I prefer to "go directly to the source" a value that was also shared in my Art Equity facilitation training that I attended in Atlanta last year. I felt right at home when we spoke about this shared value.
I have so many memories of being a young Iñupiaq woman and one of my Uncles or Aunties or even just someone in the community, they let me know what I am doing wrong or what they find strange - and somehow they make everyone around them laugh (including me) and I would manage to feel embraced and put in check all at the same time. I love that about my People.
I am just now feeling more confident in saying the right joke or comment that can make people laugh, feel loved and also know that I disagree with them, all at the same time.
All at the same time. This is my take on "avoidance of conflict. As a disclaimer, I am only one Iñupiaq person and by no means represent all Iñupiaq people, as we are all so amazingly unique.
Almost all the snow has melted here in Alaska. I have been sending out about 5 postcards a day, so if you want a postcard, please contact me with your physical address. I draw on each postcard, sometimes I write a poem, until I have about 5 ready to go. Then I pick out random names from my "back to the 80's address book" and write a personal note, then place a stamp from my mega roll of stamps. I have been enjoying the daily discipline of drawing, writing, thinking about people who I am connected to, sending them thoughts and love. A small percentage write a postcard back, which feels like a large percentage when I get one in the mail. Spending a lot of time in the house, my daily rhythms have taken new forms.
I have been doing the Wim Hof method, just the breathing and the cold showers, not sure if there are other parts of the method that I am missing. I like the method so far, I do the breathing each morning and each night, an addition to my daily meditation practice.
Slowly but surely, my facebook friends are dwindling down, as I painstakingly take the time to delete people one by one. It has been a lot harder than I thought to extricate myself from the medium than I thought, because there are fears that pop up, pop up, up, up. I have so many contacts and connections there from people and artist friends from all over the world, I feel most times when I am deleting my friends that I am giving some of my wealth away. Like giving away parts of a protection, or I am unravelling a friendship song. Yet, when I sit at my desk with all my favorite pens to draw with and I take time to write down addresses and think of the person who will open their mailbox and get a surprise card in the mail, it gives me strength to keep going along with the plan to leave the medium of facebook. I am making connections and strengthening connections in a different way, a way that makes me feel like I did when I was a teenager, with my address book and my stationary and stickers. I know that I could just de-activate my account and not do the slow one-by-one delete of friends and posts and memories, but I am kind of like a dog with a bone sometimes, once I get it in my head I am going to do something a certain way, I stick to it. I do love the postcard writing, the space that I get into when I am writing notes. I think the letters and postcards are my best way of communicating, more than a well crafted email or a blog post or a twitter poem.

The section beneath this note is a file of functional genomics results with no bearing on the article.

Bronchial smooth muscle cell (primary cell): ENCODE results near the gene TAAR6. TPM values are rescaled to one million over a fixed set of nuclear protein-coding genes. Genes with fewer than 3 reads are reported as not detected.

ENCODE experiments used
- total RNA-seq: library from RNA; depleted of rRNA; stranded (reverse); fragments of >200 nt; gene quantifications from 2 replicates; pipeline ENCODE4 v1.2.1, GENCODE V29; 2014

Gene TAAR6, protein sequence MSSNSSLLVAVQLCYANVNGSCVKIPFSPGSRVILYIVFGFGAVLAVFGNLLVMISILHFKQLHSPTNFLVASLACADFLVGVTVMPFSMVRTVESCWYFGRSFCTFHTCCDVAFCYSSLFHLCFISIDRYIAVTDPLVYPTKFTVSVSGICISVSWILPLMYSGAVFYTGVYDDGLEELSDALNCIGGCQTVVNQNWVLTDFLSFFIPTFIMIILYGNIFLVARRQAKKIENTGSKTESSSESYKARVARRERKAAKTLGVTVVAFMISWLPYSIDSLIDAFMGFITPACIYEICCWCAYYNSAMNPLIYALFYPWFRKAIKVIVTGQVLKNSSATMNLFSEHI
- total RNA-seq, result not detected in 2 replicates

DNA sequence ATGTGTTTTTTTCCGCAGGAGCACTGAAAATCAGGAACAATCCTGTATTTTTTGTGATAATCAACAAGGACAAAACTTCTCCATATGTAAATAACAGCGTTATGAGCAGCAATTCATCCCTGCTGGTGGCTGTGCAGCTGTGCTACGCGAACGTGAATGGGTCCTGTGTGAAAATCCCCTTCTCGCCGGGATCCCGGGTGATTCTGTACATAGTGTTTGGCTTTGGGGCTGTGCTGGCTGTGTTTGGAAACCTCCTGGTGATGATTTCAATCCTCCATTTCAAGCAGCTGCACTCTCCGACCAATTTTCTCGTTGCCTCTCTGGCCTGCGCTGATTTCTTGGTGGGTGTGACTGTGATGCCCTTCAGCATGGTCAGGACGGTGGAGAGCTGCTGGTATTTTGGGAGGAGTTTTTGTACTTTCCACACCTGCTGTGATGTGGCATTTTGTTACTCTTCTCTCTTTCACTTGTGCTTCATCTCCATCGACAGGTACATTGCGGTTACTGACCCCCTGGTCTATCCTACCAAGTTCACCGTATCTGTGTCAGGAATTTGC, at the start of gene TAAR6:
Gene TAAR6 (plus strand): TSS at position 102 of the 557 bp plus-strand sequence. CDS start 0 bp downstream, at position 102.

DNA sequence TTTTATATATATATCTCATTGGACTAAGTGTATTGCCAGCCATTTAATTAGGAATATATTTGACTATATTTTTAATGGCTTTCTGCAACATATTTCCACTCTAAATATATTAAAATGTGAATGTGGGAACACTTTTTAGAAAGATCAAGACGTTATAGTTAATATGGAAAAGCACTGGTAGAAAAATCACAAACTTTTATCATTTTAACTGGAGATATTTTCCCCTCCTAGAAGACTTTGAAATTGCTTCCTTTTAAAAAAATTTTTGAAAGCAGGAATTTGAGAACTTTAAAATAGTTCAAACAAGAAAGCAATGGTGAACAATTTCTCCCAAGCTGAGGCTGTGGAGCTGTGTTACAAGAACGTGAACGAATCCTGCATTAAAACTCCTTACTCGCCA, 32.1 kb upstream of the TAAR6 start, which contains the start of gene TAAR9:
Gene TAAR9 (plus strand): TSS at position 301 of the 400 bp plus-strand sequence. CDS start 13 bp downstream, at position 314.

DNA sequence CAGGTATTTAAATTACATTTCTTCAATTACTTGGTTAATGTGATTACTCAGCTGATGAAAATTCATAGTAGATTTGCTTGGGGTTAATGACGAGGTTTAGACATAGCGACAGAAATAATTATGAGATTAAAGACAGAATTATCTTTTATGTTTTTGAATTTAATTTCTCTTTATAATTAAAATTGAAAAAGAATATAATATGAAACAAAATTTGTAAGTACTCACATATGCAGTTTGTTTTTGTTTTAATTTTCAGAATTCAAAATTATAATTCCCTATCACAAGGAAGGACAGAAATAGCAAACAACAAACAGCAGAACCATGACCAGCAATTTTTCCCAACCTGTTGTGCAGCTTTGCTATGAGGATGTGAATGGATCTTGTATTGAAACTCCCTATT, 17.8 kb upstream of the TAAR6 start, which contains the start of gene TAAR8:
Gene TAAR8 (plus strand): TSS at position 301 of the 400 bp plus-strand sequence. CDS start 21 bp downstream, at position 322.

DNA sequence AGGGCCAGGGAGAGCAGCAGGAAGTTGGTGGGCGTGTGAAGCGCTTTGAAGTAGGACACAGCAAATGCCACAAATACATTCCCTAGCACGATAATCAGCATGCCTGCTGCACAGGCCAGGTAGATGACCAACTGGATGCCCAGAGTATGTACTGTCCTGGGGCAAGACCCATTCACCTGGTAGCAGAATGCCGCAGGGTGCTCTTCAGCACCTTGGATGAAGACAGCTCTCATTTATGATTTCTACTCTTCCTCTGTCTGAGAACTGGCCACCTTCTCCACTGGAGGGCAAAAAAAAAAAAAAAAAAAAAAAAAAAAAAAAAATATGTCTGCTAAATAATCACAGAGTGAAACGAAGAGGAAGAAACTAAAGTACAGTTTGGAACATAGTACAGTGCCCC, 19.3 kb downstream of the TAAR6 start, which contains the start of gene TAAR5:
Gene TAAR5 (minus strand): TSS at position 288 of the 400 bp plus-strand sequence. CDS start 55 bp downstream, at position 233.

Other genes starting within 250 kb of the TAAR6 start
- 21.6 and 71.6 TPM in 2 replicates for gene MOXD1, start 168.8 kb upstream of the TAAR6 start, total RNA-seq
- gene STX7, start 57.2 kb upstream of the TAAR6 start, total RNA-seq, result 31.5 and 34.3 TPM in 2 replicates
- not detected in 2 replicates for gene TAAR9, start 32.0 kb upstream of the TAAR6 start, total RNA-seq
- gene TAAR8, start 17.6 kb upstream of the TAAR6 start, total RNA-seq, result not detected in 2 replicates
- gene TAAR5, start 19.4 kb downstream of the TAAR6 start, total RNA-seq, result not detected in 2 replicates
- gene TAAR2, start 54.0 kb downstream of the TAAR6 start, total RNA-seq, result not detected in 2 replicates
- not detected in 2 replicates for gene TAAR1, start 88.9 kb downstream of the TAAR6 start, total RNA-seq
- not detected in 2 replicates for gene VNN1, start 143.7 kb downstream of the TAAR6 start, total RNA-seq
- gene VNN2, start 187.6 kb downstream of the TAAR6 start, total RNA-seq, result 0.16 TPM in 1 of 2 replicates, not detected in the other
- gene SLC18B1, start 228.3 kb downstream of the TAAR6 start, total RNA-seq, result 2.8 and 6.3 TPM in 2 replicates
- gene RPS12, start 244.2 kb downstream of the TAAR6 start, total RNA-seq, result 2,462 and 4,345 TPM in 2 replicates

I am filled with lots of love and life these days. We got a puppy from friends who had a small doggie who made puppies with another small doggie, and now we have a boy puppy who is about six months old. He's very much a puppy and we love him. The big doggie that we had for a year before the puppy arrived has adjusted to his new little best friend. It was a process, he has come out on the other side. The big doggie, we are his fourth family and he was at the pound for 59 days before we brought him home, so it has been a big love journey to bring him to accept a family that will love him forever. The puppy has actually helped neutralize some of his trauma that he must have gone through to get to us.
These are the stories, I am spilling out to you. Today, I was able to let go and feel a deep deep love. Tears went down my face, as I was able to let go of very stubborn parts of my heart. Things that I was determined to be dug into, that I was determined to hold onto, ways that I know that I was right right right, my stubborn heart stuckness, all at once, all of it became unravelled and the stuck parts flew up into the springtime sunlight.
Thank you for staying with me. I am filled with so much energy and work is going good, I am so excited to have something new to share with you. Soon.
Allison Akootchook Warden